December 20, 2020
So what is the Big Bang?
Before I get into that, I just wanted to cover that there are either 1 of 2 possibilities for the universe: either the universe is eternal, or whatever or Whoever created the universe is eternal.
Well the Big Bang basically proves that the universe itself had a beginning, which means it is not eternal, which leaves only one option left...Whoever created the universe is eternal...God. Here is a quick video that goes over this concept:
Now let's talk about the Big Bang.
The Big Bang describes the moment when matter, space, and even time itself were first created. That's right, time...was...created. Let that sink in for a second.
Now if time never existed, then whatever created time had to be timeless. If space never existed, then whatever created space must have been spaceless. And if matter never existed, then whatever created matter must have been immaterial.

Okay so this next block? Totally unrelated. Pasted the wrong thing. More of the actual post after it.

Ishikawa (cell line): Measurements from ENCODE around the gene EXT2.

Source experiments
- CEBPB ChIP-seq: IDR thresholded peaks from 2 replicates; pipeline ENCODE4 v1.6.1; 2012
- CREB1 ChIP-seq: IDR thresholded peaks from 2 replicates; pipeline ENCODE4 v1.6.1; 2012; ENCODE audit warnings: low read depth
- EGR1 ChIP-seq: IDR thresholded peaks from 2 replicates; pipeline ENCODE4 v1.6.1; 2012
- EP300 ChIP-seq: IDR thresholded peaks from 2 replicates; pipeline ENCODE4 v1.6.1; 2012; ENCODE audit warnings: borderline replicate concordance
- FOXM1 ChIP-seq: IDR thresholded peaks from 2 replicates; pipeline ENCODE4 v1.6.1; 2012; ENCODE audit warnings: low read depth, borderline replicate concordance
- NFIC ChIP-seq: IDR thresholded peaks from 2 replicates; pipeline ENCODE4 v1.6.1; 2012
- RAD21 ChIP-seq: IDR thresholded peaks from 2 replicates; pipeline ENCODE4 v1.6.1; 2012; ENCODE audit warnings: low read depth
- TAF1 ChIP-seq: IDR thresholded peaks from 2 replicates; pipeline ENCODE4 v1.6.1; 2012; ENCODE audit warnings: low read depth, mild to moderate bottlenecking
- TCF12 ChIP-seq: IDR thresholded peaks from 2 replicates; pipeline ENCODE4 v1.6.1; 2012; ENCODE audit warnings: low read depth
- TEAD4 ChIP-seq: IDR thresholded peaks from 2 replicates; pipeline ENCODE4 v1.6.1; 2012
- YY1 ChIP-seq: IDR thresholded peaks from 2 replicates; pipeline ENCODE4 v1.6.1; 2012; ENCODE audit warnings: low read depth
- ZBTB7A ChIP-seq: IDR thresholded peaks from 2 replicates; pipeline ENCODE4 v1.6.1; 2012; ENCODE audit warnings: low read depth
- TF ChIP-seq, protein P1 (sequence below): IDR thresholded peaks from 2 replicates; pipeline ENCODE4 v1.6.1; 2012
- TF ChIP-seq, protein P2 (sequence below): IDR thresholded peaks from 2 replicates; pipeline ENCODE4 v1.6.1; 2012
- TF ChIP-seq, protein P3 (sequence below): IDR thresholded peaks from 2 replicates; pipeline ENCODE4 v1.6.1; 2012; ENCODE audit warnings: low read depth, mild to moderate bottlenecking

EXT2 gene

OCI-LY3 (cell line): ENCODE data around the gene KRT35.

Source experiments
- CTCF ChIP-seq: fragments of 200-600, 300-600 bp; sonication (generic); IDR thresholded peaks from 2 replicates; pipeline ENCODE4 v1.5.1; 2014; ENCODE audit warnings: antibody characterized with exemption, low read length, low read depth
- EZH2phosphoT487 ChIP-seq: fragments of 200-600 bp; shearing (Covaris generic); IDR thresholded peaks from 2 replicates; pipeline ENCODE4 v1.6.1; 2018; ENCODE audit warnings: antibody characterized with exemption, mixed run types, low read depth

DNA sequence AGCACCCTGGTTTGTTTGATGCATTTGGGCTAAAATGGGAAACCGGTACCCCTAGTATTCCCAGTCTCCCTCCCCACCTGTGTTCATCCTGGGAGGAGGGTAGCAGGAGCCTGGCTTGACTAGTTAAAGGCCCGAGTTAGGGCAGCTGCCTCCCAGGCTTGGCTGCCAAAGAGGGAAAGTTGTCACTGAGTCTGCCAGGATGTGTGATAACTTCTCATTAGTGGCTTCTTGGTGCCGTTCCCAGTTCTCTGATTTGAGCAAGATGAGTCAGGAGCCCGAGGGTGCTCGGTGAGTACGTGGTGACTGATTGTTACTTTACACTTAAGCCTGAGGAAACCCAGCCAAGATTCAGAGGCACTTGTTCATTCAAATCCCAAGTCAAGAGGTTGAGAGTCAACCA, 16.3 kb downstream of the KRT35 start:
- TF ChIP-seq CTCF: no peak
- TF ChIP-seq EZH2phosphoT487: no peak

Who do we know that's timeless, spaceless and immaterial?
Unless you think that this all just happened by chance, and that nothing created something.
Here is a quick video talking about how time had to be created by a timeless Being:
The term "The Big Bang" was actually first coined by Sir Fred Hoyle, although Hoyle said the phrase in a mocking tone.
He, like much of the scientific community at the time, actually believed the universe was static and eternal, that it had always existed.
However, after Edwin Hubble discovered the red shift of stars and galaxies in 1929 (showing the universe was expanding), and after the discovery of cosmic background radiation (heat and light from the Big Bang explosion), the scientific consensus became that time, matter and space were truly created at a single point in time.
All this Big Bang and scientific talk might get a little complex, so here is a video that will break down some of the definitions we are going to be covering in this section:
In this next section, we will be going over cosmic background radiation and its significance.
December 20, 2020